Unity's doctrine of individual choice is perfect for the distinctive American free-market religious economy. It is no secret that in democratic America individuals have free choice to select their own religion and decide for themselves what to believe. By incorporating that freedom into its doctrine, Unity distinguishes itself from other denominations. In many ways Unity uses the religious marketing tactic of the salesperson who encourages consumers to shop around because she knows she has the best deal in town. Regardless of whether it actually is the best deal, Unity consumers buy for one of three reasons: 1) they have shopped around and also believe Unity is the best deal; 2) they reason that since the Unity salesperson is willing to let them shop around it really must be a good deal; or 3) they decide to take advantage of the unlimited free trial period, knowing that if they find a better deal later they can keep what they have already received as a free gift and cancel their participation at any time.
Unlike fundamentalist and traditionally "authoritarian" churches, Unity doesn't tell people how to live with specific edicts pertaining to human existence. There are no rules regarding sex before marriage, abortions, homosexuality, church attendance, who makes decisions in a household, etc. Unity does not belittle these decisions, but instead tells people to make decisions on how to live based on "inner work" or guidance from the Christ within. Unity teaches that God will directly guide a person through decisions if they affirm God's guidance by cultivating a relationship with their divine center. And although Unity teaches that a church is not necessary as an intermediary with God, they show people that a church can be a helpful tool in learning how to access God.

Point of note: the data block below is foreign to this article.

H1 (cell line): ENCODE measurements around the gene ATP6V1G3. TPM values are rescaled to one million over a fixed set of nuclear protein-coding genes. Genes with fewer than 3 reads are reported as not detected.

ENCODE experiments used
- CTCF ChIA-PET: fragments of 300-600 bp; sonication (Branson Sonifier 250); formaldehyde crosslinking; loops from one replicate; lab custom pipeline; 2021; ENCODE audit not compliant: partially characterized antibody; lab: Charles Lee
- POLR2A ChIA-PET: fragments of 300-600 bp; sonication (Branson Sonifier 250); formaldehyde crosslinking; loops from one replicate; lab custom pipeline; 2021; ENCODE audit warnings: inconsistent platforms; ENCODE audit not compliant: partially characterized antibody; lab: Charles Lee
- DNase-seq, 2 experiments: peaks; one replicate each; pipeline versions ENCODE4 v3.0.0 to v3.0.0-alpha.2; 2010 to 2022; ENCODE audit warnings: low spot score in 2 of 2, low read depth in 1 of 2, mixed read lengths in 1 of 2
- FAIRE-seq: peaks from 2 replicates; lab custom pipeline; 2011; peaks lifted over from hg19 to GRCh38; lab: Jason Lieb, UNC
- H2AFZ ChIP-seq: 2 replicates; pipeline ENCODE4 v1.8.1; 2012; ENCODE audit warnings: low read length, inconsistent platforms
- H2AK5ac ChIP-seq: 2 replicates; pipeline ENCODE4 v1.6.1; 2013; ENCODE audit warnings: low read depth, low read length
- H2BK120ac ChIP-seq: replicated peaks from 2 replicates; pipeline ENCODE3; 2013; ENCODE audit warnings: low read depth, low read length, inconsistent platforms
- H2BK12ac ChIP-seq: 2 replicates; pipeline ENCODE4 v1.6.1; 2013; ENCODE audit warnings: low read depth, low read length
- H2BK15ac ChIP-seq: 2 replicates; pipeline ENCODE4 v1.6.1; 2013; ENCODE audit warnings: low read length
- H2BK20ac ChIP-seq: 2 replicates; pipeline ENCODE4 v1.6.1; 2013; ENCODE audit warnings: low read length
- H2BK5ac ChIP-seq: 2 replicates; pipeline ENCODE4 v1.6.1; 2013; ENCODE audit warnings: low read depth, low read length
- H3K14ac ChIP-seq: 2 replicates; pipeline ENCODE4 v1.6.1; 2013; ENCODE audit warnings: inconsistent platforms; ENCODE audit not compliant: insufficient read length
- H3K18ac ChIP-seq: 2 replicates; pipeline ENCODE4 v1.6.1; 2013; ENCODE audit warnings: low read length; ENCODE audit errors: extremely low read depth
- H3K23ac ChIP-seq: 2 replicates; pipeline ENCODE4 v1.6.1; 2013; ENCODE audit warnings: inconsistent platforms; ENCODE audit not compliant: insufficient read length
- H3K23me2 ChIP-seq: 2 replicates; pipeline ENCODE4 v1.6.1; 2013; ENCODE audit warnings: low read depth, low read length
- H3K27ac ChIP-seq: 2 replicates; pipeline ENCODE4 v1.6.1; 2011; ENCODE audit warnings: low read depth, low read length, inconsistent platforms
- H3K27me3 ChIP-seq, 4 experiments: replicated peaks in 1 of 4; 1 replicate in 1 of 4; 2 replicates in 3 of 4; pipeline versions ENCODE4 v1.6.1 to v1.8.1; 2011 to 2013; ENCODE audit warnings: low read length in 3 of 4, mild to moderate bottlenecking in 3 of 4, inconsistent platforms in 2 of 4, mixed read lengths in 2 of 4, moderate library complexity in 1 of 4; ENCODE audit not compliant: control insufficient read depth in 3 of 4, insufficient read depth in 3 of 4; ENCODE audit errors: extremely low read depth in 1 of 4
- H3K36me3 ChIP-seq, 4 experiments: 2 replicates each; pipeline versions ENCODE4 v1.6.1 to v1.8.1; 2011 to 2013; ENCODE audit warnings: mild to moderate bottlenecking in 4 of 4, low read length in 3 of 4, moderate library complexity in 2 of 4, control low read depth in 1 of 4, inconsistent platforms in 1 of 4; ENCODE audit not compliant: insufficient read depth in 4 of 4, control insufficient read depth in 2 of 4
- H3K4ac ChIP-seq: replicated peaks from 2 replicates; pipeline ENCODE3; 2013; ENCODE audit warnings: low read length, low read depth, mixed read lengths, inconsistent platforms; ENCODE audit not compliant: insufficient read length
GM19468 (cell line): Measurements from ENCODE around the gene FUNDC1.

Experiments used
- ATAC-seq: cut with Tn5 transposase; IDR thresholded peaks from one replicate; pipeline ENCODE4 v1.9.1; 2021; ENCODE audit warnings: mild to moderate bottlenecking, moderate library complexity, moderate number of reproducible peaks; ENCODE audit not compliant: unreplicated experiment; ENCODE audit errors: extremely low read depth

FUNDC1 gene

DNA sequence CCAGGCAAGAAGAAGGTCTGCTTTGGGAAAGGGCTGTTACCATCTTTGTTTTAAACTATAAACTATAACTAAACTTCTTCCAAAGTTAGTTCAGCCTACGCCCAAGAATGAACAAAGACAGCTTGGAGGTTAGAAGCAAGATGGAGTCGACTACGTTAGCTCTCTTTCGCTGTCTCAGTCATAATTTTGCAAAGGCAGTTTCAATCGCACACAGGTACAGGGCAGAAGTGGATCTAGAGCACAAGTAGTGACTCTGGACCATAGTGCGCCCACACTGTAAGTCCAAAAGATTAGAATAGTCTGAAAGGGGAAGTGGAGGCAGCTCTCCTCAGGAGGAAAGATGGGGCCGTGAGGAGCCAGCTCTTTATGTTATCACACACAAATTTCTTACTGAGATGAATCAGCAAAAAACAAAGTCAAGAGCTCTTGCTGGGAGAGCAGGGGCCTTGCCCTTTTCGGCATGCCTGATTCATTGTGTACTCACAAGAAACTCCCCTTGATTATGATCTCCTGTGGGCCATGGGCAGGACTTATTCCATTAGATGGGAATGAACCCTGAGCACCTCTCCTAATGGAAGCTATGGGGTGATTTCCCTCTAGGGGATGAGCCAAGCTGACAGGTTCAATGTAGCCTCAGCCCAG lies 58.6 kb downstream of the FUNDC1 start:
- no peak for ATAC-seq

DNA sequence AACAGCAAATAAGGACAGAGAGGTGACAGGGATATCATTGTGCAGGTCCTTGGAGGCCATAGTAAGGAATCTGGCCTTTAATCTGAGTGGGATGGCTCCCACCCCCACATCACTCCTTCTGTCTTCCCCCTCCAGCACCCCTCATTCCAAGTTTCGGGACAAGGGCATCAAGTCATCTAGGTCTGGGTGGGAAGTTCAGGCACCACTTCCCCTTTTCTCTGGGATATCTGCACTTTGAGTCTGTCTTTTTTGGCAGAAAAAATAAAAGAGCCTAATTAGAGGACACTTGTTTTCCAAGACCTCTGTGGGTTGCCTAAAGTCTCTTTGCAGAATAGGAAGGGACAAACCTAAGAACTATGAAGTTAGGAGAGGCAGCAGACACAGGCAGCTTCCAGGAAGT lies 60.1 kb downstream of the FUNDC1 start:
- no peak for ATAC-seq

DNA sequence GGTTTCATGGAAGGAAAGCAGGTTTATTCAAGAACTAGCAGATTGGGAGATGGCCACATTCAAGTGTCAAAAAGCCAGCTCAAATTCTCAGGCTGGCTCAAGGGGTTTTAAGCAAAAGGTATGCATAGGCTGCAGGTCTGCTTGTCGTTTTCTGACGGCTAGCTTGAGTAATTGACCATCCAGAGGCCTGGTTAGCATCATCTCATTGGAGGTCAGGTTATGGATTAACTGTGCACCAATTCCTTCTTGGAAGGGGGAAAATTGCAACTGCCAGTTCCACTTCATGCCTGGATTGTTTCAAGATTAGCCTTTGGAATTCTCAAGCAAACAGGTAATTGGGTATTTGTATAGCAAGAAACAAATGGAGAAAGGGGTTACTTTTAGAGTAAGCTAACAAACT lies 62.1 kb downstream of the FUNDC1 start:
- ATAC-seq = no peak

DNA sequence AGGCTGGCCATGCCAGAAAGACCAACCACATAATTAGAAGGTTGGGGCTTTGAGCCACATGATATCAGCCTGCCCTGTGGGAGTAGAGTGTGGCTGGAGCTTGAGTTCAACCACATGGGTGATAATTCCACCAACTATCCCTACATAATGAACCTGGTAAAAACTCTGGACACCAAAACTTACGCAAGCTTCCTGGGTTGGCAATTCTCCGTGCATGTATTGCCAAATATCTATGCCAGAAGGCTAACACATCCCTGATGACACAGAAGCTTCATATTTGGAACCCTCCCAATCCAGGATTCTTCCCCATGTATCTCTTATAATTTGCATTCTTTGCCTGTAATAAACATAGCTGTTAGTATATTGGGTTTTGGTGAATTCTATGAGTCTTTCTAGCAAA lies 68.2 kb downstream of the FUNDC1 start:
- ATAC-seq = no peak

Just as churches are tools of the individual, Unity teaches that the Bible is a tool rather than the final authority. This view of the Bible as a spiritual or moral resource rather than a final authority is necessary for building a "church without authority" according to Hoge et al (1994). Unity teaches that although the Bible is a book inspired by God, it must be interpreted and is not meant to be taken literally. The following excerpt from one of Barrette's sermons explains how he uses the Bible in making decisions.
For me, I find the writings of Jesus in the Gospels, without a lot of the commentaries that follow thereafter, provide for me an anchor and a compass that really — even though I have to interpret it, I still have to go into my heart — really provide for me a way to guide my life. This still, small voice spoke to the people who wrote the Bible using their own symbolic language of their own individual minds and their own cultures. And this still, small voice also speaks to us. Whenever I have a big decision in life, ... I have tried to involve the still, small voice. I have tried to take a moment in prayer and to find out what the still, small voice is saying to me. (Oct. 27, 1996)